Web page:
Playing with QUIC

Choose a QUIC code source.

The instructions below are for building QUIC code from the chromium code base.  This is pretty much guaranteed to work on any platform Chrome supports, and has extensive troubleshooting documents should you run into problems.  If you prefer not checking out all of chrome, you can try the quick and dirty proto-quic lib on github.  This is a clone of the chrome code, stripping most of the unnecessary dependencies so is far faster to check out and build, but is not expected to extend to the full chrome platform set so may simply not build on your platform of choice.  

Build the QUIC client and server

A sample server and client implementation are provided in Chromium. To use these you should first have checked out the Chromium source, and then build the binaries:

ninja -C out/Debug quic_server quic_client

Prepe test data from

Download a copy of, which we will serve locally using the quic_server binary:

mkdir /tmp/quic-data
cd /tmp/quic-data
wget -p --save-headers

Manually edit index.html and adjust the headers:

    • Remove (if it exists): "Transfer-Encoding: chunked"
    • Remove (if it exists): "Alternate-Protocol: ..."
    • Add: X-Original-Url:

Generate certificates

In order to run the server, you will need a valid certificate, and a private key in pkcs8 format.  If you don't have one, there are scripts you can use to generate them:

cd net/tools/quic/certs
cd -

In addition to the server's certificate and public key, this script will also generate a CA certificate (
net/tools/quic/certs/out/2048-sha256-root.pem) which you will need to add to your OS's root certificate store in order for it to be trusted during certificate validate. For doing this on linux, please see these instructions.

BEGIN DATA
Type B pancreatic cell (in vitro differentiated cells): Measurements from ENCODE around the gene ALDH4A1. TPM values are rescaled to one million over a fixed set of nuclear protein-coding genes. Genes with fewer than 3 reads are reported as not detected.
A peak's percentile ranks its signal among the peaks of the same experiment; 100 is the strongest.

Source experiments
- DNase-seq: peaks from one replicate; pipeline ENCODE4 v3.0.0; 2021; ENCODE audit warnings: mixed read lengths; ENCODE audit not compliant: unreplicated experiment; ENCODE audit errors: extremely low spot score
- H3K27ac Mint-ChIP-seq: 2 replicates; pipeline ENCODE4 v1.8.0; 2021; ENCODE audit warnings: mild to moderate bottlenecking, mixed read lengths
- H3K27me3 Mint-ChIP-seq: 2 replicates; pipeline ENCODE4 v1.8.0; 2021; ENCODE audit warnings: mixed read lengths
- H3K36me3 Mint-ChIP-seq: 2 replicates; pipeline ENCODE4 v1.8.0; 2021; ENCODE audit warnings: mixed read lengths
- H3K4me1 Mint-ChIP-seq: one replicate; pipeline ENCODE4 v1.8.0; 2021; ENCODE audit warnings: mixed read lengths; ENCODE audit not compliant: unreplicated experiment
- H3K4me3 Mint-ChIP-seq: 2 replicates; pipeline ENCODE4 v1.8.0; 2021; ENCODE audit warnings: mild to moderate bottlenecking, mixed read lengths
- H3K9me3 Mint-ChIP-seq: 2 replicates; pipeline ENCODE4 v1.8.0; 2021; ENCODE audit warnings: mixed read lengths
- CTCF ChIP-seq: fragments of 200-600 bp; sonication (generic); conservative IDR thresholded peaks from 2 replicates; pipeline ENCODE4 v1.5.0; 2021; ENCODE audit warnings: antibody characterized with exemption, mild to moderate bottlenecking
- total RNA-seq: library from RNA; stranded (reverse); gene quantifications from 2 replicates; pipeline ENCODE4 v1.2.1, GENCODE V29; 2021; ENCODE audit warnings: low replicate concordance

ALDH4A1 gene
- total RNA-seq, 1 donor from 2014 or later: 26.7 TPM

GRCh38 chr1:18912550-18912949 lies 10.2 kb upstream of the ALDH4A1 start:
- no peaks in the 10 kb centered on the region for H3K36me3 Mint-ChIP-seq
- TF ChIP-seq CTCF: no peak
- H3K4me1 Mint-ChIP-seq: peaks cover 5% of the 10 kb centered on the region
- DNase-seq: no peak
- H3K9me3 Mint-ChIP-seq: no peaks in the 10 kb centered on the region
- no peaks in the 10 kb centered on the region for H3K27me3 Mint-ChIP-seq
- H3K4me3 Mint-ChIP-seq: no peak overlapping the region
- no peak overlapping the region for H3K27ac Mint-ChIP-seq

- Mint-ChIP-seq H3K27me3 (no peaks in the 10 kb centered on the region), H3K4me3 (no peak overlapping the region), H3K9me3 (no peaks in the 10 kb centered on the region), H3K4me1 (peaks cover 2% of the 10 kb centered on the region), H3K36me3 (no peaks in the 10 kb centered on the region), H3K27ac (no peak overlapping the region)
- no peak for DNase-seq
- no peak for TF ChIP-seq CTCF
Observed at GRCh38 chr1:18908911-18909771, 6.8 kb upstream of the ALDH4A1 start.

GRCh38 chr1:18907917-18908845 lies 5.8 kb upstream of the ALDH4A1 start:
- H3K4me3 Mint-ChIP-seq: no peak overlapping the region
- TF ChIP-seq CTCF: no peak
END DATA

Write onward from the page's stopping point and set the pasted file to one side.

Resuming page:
Run the QUIC server and client

Run the quic_server:

./out/Debug/quic_server \
  --quic_response_cache_dir=/tmp/quic-data/ \
  --certificate_file=net/tools/quic/certs/out/leaf_cert.pem \

And you should be able to successfully request the file over QUIC using quic_client:

./out/Debug/quic_client --host= --port=6121

Note that if you let the server's port default to 6121, you must specify the client port because it defaults to 80.
Moreover, if your local machine has multiple loopback addresses (as it would if using both IPv4 and IPv6), you have to pick a specific address.
It remains to be determined whether the latter shortcoming is a bug.

note: both the client and server are meant mainly for integration testing: neither is performant at scale!

To test the same download using chrome, 

chrome \
  --user-data-dir=/tmp/chrome-profile \
  --no-proxy-server \
  --enable-quic \ \
  --host-resolver-rules='MAP' \


If you run into troubles, try running the server or client with --v=1.  It will increase the logging verbosity and the additional logs will often help expose the underlying problem.